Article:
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Material Concept

Optimal use of a die steel is closely linked to understanding its stress profile (see Figure).

The right die steel for forging-die and press-die units and secondary tools is selected bearing in mind economic and qualitative aspects. One major factor is the die's service life or estimated tool life quantity. The tool life quantity is generally limited by wear, or by cracking in the case of complicated impressions. Die wear is significantly reduced as the alloy content of carbide formers such as vanadium, molybdenum, tungsten and chromium is increased, as shown in Figure. One qualitative measure of this is the alloy coefficient (AC) used to rate steel. Higher-grade steels produce favourable results when an optimum relationship between tool life quantity and tool costs is achieved. The tool life quantity can be further optimized by increasing hardness,balanced with the necessary toughness characteristics. Key here is uniform quenching and tempering of the dies throughout their cross-section.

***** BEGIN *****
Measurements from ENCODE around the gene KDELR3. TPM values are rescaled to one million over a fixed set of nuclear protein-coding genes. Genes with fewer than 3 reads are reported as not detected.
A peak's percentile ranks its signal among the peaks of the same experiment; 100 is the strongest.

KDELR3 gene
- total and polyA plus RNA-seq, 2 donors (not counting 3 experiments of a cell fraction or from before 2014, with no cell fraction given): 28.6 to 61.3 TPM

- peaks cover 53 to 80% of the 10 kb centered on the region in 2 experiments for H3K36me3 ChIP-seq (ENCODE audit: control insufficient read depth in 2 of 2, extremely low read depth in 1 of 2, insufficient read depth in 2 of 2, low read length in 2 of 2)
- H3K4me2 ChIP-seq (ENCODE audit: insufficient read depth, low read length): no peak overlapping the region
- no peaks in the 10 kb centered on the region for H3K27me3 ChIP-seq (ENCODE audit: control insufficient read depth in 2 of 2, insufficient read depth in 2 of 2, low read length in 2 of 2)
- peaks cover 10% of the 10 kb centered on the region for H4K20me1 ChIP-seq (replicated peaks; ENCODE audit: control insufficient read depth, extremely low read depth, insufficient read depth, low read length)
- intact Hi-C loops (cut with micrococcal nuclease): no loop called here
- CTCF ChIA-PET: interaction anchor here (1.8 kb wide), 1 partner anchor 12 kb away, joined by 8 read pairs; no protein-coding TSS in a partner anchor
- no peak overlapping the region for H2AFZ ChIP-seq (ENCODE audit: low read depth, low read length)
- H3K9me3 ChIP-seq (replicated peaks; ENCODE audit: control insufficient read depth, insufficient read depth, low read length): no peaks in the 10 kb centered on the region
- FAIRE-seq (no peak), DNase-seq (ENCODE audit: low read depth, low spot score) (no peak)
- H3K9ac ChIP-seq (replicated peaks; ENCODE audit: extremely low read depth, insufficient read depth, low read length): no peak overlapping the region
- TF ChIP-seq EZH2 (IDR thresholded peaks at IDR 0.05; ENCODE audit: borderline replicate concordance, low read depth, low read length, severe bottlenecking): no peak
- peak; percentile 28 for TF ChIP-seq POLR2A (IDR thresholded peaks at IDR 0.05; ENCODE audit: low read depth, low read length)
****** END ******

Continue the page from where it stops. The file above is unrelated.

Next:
Heat resistance and hardness retention are key material indicators for die steels. Loss of hardness and even transformation of the microstructure at the impression surface is the most frequent cause of wear, deformation and cracking.

We offer the following high grade Die steels of Buderus for the Die forging Industry:

Product Name Short Description Data Sheet
Steels for Press Dies and Die inserts
2714 ISO-B HH Ni-Cr-Mo-V alloyed Die steel PDF
HIPERDIE CrMoV Hot work steel PDF
2344 ISO-B CrMoV alloy Hot working steel PDF
2365 ISO-B Hot working steel with no tungsten PDF
2367 ISO-B CrMoV-based high alloy Hot working steel PDF
Steels for Hammer Forging Dies
2714 ISO-B Ni-Cr-Mo-V alloyed Die steel PDF
Steels for Die Holders/Cassettes
2714 ISO-B Ni-Cr-Mo-V alloyed Die steel PDF
2738 ISO-BM * PDF
* For non critical application